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Development of a New Type of Laser Ignition System

Princeton Optronics

Development of a New Type of Laser Ignition System for Next Generation High Efficiency, Low Exhaust Emission Combustion Engines

Program: 
ARPA-E Award: 
$500,000
Location: 
Mercerville, NJ
Project Term: 
10/01/2014 to 09/30/2015
Project Status: 
ALUMNI
Technical Categories: 
Critical Need: 

Stationary natural gas engines have the potential to reach very high efficiencies but are currently limited by spark plug reliability and lifetime performance. In particular, spark plugs require significantly more power under high pressure conditions and have difficultly igniting lean fuel-air mixtures. Furthermore, ignition under high pressure conditions leads to electrode erosion which significantly reduces the lifetime of the spark plug. Laser ignition provides a solution to all of these problems but its power output remains limited at high temperatures. If high temperature lasers are developed and used in stationary natural gas engines, much higher efficiencies could be realized, leading to significant fuel savings and emissions reductions.

Project Innovation + Advantages: 

Princeton Optronics will develop a low-cost, high-temperature capable laser ignition system which can be mounted directly on the engine heads of stationary natural gas engines, just like regular spark plugs are today. This will be done using a newly developed high-temperature Vertical Cavity Surface Emitting Laser (VCSEL) pump combined with a solid-state laser gain material that can operate at temperatures typically experienced on a stationary natural gas engine. The key innovations of this project will allow the laser pump and complete laser ignition system to deliver the required pulse energy output at the engine block temperature and create a solution that is entirely exchangeable with a conventional spark plug. This avoids the need for an expensive and complicated fiber optics system to deliver the laser energy to the engine's combustion chamber from an off-board, cooled location. If successful, the high temperature laser ignition system will provide a reliable solution to extend the lean limit of combustion and increase the efficiency of stationary natural gas engines, resulting in significant fuel savings and emissions reductions.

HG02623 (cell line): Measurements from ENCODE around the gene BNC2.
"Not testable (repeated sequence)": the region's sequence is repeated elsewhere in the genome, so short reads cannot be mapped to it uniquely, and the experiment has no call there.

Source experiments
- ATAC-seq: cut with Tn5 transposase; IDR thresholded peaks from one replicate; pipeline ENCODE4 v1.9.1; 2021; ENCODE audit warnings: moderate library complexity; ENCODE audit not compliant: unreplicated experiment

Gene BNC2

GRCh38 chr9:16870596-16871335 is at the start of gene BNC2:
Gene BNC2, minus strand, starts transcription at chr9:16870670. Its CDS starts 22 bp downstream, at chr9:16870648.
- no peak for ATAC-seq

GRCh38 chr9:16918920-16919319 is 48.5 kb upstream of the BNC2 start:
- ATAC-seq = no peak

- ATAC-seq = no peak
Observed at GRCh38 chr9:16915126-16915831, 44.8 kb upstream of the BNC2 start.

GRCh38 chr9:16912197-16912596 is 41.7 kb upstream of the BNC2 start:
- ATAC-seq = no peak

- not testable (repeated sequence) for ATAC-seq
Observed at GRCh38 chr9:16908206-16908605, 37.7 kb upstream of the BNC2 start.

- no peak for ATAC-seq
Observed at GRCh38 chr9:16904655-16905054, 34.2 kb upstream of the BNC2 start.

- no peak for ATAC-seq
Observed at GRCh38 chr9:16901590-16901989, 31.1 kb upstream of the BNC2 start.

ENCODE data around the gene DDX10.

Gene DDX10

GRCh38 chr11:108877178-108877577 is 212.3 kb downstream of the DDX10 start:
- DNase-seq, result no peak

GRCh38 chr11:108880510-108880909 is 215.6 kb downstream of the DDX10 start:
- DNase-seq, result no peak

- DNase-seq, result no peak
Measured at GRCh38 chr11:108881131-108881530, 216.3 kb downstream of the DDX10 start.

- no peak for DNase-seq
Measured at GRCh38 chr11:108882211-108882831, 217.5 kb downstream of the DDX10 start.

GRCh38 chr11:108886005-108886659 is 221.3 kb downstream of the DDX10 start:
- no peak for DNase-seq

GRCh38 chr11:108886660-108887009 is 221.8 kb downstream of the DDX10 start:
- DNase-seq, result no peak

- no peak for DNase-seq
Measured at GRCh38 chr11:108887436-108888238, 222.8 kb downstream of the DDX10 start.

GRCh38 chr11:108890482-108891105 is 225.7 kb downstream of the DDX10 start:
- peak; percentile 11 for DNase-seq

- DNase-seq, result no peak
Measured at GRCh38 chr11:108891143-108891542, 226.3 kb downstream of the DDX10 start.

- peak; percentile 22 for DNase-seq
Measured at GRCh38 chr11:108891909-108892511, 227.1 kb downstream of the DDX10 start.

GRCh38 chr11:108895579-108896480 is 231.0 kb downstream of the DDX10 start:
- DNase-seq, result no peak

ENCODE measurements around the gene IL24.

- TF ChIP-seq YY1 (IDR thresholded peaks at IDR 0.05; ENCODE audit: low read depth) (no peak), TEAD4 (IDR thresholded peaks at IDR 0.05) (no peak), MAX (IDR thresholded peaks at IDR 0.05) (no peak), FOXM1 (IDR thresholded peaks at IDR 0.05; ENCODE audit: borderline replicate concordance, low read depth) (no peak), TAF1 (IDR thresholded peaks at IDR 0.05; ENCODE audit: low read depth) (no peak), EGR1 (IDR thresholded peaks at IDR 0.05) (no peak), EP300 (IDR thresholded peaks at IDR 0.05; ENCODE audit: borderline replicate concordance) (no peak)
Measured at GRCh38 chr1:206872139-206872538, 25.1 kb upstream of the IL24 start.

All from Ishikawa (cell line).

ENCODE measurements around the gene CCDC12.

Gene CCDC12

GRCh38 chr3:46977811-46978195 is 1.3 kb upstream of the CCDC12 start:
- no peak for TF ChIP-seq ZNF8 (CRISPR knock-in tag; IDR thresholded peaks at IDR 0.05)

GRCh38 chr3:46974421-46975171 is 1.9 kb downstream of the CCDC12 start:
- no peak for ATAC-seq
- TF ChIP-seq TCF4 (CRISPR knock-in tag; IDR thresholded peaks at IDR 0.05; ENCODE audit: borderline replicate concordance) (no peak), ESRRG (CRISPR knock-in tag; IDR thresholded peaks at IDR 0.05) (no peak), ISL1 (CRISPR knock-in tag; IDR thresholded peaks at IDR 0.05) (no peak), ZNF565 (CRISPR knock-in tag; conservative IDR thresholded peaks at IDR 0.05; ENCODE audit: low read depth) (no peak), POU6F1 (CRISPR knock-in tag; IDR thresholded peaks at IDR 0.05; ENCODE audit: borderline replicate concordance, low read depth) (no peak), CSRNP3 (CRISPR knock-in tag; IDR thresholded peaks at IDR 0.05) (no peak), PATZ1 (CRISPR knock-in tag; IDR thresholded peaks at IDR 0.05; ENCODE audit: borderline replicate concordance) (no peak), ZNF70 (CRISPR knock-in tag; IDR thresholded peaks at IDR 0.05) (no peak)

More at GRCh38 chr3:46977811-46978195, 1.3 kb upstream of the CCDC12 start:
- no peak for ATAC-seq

Contacts
ARPA-E Program Director: 
Dr. Christopher Atkinson
Project Contact: 
Dr. Robert van Leeuwen